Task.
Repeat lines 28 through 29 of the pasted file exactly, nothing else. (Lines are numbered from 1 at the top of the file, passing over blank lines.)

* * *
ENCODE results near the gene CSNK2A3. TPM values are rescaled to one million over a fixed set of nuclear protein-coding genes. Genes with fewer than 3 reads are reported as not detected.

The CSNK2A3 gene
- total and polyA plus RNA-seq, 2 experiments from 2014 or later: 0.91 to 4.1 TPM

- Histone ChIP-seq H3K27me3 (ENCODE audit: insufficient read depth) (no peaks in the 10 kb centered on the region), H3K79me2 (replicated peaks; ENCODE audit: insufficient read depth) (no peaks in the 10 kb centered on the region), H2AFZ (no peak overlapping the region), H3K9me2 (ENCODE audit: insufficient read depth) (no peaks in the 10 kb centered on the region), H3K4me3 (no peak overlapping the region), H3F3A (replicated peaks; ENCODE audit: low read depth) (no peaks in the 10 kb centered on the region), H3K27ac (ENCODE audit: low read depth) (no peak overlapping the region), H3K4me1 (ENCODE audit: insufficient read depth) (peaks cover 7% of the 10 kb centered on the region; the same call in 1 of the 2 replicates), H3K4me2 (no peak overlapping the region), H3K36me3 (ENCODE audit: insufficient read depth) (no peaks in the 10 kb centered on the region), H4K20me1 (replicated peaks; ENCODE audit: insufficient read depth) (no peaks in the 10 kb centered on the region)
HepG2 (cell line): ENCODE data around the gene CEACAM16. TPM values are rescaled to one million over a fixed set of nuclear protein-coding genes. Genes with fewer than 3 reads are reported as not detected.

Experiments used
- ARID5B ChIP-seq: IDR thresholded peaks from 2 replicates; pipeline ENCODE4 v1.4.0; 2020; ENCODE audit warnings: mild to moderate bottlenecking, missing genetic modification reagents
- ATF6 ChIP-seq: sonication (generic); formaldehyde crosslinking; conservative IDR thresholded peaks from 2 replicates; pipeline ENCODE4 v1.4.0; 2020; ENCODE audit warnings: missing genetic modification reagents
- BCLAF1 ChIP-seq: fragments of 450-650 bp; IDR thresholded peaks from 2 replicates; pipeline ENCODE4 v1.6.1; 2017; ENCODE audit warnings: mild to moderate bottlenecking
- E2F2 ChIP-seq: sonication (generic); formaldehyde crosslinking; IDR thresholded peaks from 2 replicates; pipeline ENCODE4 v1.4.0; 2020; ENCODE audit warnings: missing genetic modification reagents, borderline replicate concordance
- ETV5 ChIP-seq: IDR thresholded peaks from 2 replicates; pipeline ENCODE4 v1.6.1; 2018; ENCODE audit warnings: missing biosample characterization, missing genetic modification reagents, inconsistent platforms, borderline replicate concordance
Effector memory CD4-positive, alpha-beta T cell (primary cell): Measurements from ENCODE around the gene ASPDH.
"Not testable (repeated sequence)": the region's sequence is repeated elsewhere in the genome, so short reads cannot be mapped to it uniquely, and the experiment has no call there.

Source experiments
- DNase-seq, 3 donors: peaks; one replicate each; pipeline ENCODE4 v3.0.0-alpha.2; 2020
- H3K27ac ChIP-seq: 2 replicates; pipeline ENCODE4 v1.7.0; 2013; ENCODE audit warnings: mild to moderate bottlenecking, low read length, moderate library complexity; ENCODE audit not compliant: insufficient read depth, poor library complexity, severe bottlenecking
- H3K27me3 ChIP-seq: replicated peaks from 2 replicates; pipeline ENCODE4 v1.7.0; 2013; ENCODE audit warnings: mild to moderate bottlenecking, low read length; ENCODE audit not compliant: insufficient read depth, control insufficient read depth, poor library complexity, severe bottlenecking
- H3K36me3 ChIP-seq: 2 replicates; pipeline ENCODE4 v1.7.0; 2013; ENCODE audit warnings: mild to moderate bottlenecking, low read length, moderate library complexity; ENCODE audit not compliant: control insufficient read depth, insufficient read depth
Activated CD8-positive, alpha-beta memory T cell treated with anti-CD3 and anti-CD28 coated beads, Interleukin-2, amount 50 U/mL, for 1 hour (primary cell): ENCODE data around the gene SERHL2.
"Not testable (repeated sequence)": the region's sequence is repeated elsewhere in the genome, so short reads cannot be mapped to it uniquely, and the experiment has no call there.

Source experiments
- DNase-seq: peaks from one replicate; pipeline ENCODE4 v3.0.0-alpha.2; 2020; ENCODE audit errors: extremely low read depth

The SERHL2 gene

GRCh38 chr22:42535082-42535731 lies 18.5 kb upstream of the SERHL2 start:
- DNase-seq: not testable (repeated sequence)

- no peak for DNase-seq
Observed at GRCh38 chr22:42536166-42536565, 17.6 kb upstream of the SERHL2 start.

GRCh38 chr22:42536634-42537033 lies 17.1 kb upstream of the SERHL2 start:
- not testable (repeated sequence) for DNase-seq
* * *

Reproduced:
GRCh38 chr22:42536634-42537033 lies 17.1 kb upstream of the SERHL2 start:
- not testable (repeated sequence) for DNase-seq